Tag Archives: Twitter

This post continues my quest of exploring the spatial dimension of Twitter streams. I wanted to try one of the classic spatio-temporal visualization methods: Space-time cubes where the vertical axis represents time while the other two map space. Like the two previous examples, this visualization is written in pyprocessing, a Python port of the popular processing environment.

This space-time cube shows twitter trajectories that contain at least one tweet in New York Times Square. The 24-hour day starts at the bottom of the cube and continues to the top. Trajectories are colored based on the time stamp of their start tweet.

Additionally, all trajectories are also drawn in context of the coastline (data: OpenStreetMap) on the bottom of the cube.

While there doesn’t seem to be much going on in the early morning hours, we can see quite a busy coming and going during the afternoon and evening. From the bunch of vertical lines over Times Square, we can also assume that some of our tweet authors spent a considerable time at and near Times Square.

I’ve also created an animated version. Again, I recommend to watch it in HD.


Twitter streams are curious things, especially the spatial data part. I’ve been using Tweepy to collect tweets from the public timeline and what did I discover? Tweets can have up to three different spatial references: “coordinates”, “geo” and “place”. I’ll still have to do some more reading on how to interpret these different attributes.

For now, I have been using “coordinates” to explore the contents of a stream which was collected over a period of five hours using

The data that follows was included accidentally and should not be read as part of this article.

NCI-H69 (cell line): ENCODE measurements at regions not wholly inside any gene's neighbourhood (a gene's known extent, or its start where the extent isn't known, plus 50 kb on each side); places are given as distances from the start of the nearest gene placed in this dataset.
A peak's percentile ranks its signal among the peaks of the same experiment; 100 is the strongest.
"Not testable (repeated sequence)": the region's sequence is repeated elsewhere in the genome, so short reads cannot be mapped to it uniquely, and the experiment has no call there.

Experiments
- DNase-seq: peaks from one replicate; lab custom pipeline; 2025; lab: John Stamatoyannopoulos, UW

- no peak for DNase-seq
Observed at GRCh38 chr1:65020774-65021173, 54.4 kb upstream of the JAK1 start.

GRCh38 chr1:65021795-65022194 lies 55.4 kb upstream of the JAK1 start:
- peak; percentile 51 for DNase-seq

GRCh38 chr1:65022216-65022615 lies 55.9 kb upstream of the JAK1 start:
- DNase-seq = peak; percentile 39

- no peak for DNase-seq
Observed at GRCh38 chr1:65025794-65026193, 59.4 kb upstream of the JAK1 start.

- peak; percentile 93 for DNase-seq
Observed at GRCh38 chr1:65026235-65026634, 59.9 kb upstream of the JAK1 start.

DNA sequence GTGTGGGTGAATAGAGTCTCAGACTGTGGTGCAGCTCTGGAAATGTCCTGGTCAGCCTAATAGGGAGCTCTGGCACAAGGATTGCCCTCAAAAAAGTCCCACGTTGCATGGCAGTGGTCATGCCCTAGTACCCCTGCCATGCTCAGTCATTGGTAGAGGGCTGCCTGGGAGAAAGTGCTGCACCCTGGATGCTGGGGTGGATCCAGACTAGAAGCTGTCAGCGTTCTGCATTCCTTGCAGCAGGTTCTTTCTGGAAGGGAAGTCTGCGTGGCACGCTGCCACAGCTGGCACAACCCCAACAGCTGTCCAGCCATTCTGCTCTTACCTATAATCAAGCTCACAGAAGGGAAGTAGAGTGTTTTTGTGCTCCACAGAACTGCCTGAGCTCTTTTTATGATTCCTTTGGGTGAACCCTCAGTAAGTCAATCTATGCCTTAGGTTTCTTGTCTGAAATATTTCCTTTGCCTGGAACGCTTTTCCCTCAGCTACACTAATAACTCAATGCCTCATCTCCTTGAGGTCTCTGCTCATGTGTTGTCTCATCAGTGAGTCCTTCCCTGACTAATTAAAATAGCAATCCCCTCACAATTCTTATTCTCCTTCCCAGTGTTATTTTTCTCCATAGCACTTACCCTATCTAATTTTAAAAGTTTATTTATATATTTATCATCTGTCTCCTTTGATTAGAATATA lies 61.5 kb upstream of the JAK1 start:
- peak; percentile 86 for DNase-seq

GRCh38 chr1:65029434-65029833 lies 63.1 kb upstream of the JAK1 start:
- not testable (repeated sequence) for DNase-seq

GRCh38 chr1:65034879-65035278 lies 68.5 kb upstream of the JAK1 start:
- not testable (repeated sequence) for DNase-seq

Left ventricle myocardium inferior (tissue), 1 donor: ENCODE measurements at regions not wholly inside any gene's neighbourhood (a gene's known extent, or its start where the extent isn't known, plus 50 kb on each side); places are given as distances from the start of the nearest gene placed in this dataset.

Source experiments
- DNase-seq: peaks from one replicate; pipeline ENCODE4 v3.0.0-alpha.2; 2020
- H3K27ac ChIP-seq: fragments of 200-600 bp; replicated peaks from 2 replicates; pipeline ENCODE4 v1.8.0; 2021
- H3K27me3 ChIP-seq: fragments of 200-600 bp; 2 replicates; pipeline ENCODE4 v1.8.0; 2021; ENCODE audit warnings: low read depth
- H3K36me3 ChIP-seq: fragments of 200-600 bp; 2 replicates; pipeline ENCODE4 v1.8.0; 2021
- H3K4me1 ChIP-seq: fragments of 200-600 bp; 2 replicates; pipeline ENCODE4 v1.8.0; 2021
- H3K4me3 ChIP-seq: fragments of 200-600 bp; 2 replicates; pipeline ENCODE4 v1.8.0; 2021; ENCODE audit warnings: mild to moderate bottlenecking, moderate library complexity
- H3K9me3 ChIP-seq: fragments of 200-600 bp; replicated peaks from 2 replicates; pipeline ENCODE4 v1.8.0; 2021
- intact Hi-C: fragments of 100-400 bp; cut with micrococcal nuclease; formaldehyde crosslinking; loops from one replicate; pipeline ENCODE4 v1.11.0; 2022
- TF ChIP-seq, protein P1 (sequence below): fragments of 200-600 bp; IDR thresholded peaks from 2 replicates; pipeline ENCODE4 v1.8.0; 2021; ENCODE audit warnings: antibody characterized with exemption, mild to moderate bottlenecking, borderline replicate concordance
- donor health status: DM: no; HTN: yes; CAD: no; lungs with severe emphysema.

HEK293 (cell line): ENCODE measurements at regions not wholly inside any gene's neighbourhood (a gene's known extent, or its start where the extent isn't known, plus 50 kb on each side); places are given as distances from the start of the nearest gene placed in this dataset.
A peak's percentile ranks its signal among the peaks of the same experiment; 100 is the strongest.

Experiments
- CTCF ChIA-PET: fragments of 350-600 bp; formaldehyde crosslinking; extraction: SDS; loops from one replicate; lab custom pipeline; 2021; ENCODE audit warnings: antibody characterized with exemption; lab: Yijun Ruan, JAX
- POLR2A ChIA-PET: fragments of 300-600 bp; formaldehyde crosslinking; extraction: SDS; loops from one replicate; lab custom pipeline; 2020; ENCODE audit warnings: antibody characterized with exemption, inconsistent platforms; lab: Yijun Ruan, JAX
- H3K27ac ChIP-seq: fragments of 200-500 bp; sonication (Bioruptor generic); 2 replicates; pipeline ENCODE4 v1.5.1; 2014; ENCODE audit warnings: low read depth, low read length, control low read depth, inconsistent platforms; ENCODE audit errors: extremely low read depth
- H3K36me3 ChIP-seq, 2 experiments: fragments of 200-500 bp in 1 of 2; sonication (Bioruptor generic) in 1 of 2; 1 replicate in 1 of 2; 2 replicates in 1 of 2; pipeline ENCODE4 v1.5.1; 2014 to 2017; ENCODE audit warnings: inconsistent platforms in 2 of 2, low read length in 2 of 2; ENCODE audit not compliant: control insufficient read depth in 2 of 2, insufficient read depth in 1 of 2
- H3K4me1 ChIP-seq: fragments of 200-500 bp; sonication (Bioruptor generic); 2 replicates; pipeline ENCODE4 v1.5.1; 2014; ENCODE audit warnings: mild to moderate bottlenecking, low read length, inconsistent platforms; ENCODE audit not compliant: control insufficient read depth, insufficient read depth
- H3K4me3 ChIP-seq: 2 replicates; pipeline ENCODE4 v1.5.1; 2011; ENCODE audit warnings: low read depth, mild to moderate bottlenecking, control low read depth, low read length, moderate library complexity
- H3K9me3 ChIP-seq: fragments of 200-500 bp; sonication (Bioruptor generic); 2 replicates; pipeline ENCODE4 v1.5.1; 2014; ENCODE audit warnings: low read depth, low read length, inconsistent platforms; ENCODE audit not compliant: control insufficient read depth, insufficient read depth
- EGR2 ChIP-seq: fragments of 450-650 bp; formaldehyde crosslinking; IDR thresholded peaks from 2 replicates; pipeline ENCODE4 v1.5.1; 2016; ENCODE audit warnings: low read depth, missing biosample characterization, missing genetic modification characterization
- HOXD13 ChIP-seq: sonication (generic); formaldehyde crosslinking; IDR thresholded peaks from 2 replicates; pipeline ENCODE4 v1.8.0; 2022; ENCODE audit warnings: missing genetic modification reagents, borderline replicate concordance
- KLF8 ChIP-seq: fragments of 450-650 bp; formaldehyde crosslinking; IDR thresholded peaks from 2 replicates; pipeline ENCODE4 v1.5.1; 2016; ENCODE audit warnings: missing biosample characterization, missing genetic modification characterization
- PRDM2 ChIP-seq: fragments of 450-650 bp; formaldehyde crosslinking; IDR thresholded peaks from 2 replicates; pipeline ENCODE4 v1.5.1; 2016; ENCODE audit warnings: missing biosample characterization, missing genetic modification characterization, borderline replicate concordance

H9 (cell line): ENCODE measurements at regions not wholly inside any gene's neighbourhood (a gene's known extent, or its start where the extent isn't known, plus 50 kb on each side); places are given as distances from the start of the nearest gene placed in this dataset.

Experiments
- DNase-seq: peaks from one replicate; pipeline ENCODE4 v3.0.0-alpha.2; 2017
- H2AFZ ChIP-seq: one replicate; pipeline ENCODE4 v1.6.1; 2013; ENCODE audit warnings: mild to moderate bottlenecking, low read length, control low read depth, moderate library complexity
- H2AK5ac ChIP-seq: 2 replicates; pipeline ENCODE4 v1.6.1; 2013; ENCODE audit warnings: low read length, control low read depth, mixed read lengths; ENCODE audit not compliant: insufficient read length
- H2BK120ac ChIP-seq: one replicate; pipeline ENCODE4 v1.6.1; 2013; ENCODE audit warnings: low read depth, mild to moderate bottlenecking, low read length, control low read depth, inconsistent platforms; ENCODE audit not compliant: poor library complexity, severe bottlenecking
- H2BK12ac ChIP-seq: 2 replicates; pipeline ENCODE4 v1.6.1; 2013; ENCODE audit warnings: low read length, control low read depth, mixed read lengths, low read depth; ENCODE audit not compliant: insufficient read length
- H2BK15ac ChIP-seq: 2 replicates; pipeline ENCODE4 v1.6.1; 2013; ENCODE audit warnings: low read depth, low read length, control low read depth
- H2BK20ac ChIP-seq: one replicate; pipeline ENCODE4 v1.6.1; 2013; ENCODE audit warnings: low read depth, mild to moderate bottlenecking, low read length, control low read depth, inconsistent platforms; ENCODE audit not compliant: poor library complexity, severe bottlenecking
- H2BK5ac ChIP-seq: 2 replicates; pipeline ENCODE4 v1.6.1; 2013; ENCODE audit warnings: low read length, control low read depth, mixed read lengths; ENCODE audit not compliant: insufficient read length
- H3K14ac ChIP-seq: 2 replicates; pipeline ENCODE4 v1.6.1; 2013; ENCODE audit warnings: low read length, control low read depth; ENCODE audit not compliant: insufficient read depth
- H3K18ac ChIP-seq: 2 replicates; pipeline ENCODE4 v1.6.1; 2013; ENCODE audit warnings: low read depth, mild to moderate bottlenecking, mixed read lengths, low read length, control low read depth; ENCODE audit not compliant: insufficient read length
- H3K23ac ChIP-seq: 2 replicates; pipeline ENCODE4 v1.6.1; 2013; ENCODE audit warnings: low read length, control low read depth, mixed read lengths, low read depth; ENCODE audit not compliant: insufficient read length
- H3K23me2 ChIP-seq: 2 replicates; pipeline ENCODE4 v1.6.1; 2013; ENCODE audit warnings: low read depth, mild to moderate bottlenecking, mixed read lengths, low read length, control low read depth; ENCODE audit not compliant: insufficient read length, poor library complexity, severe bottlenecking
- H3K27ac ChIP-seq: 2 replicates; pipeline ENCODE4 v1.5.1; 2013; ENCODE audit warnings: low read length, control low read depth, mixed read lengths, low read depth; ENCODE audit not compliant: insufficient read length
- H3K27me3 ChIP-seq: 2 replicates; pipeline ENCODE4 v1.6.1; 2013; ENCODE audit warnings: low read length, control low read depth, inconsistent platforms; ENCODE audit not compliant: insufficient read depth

for global coverage. In the video, each georeferenced tweet produces a new dot on the map and if the user’s coordinates change, a blue arrow is drawn:

While pretty, these long blue arrows seem rather suspicious. I’ve only been monitoring the stream for around five hours. Any cross-Atlantic would take longer than that. I’m either misinterpreting the tweets or these coordinates are fake. Seems like it is time to dive deeper into the data.

After playing around with some twitter data for animation purposes (in Time Manager), I’m now looking into movement patterns. Series of successive georeferenced tweets can be connected to get an idea of how people move within a city as well as between cities and continents.

Currently, I’m still working on the basics of collecting relevant data. A first proof of concept can be seen in this map which contains locations of a handful of users in the greater Viennese area:

Each user is represented by a differently colored line.

Updates and code samples will follow.

The idea behind this post was to create a video of twitter activity using Time Manager. You can watch the results of my first test run here:

And this is how it’s done:

First, you have to collect some tweets with location information. The following command will collect tweets within a certain geographic region from the Twitter Stream API using curl. You need a Twitter user account to use the API. (Curl comes readily available with OSGeo4W install.)

curl -k -d @locations.txt -uuser:password > tweets.json

The contents of locations.txt is the geographic extent you are interested in, e.g. for Austria:


After collecting some data, you can load the tweets into QGIS. Executing the following lines in Python Console will add an in-memory point layer to the map. (I am only extracting coordinates and time stamp from the tweets, but you can access more information through the JSON object.)

import simplejson
from PyQt4.QtCore import *
from datetime import *


# create layer
vl = QgsVectorLayer("Point", "tweets", "memory")
pr = vl.dataProvider()

# add fields
pr.addAttributes( [ QgsField("t", QVariant.String) ] )

# create features
for line in f:
      fet.setAttributeMap({0:QVariant(str(datetime.strptime(j['created_at'],'%a %b %d %H:%M:%S +0000 %Y')))})



To use the result in Time Manager, you have to export the layer to e.g. Shapefile because it’s not possible to add query strings to in-memory layers.

If you are interested in learning more about PyQGIS, you can find a lot of useful material in the PyQGIS Cookbook.

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